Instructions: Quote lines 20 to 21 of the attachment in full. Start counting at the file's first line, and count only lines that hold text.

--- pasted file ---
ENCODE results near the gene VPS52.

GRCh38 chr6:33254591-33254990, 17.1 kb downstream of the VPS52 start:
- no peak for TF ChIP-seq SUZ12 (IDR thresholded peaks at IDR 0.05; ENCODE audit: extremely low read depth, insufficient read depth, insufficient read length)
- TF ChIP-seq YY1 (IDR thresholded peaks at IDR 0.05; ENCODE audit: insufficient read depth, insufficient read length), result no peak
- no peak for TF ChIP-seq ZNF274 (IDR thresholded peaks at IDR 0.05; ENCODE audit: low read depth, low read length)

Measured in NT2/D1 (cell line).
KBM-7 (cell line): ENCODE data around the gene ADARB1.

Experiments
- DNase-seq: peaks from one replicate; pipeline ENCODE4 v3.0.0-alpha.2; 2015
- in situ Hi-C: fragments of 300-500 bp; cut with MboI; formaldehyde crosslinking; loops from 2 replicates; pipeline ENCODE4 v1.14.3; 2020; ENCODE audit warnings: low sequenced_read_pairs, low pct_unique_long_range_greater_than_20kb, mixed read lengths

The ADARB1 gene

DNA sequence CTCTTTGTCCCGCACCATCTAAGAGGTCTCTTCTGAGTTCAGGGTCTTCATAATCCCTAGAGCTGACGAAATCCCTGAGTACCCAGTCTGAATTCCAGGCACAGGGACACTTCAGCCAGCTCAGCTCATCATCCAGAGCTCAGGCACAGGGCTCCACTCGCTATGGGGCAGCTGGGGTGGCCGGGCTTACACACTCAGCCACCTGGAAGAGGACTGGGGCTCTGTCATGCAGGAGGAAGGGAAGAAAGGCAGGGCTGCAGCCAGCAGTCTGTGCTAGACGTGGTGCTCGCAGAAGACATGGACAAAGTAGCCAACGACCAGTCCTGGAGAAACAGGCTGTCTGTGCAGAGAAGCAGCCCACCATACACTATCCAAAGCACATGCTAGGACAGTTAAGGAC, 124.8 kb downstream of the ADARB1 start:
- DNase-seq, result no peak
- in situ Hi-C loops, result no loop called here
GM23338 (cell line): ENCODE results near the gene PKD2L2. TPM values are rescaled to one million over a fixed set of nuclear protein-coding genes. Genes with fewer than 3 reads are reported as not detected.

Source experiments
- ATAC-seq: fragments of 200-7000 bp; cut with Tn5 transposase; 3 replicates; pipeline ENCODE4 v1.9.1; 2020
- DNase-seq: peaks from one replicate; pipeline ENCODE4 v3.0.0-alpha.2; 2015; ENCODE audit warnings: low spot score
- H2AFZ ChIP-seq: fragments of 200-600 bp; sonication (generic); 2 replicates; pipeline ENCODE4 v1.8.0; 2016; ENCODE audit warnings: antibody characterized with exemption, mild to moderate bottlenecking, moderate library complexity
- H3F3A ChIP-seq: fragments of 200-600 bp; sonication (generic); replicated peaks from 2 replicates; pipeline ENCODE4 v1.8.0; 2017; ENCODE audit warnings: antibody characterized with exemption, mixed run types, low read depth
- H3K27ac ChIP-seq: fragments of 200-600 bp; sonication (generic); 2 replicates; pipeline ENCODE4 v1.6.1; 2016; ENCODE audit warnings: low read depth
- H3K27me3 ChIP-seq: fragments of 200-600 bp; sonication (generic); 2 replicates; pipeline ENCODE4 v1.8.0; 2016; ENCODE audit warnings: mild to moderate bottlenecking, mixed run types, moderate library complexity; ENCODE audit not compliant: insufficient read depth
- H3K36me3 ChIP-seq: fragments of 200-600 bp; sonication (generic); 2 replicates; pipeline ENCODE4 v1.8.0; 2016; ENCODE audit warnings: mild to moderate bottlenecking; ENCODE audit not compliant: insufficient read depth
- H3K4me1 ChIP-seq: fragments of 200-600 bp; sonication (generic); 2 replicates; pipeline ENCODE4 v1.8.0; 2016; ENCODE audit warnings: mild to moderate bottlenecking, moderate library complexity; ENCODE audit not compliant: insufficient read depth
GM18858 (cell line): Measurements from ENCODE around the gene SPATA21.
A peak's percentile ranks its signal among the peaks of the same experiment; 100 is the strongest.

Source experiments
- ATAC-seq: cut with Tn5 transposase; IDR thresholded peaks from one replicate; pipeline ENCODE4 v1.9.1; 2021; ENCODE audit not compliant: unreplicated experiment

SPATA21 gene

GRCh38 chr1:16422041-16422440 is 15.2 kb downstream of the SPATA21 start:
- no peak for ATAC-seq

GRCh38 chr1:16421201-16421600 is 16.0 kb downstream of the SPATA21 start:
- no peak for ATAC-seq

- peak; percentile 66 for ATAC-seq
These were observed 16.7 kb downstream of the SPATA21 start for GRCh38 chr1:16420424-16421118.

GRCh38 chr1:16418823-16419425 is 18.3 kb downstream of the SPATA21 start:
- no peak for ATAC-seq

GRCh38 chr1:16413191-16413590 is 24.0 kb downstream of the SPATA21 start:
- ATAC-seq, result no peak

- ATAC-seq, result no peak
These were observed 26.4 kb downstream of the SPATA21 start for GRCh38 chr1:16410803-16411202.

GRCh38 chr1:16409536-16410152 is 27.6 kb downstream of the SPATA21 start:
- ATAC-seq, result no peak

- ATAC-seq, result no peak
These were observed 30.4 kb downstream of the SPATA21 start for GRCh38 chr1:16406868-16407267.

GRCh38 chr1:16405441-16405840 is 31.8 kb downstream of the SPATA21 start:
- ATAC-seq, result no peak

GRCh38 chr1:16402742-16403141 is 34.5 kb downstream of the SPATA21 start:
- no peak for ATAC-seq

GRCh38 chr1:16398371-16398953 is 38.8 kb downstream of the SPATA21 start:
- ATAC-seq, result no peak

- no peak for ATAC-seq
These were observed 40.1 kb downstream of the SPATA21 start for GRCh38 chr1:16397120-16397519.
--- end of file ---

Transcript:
- H3F3A ChIP-seq: fragments of 200-600 bp; sonication (generic); replicated peaks from 2 replicates; pipeline ENCODE4 v1.8.0; 2017; ENCODE audit warnings: antibody characterized with exemption, mixed run types, low read depth
- H3K27ac ChIP-seq: fragments of 200-600 bp; sonication (generic); 2 replicates; pipeline ENCODE4 v1.6.1; 2016; ENCODE audit warnings: low read depth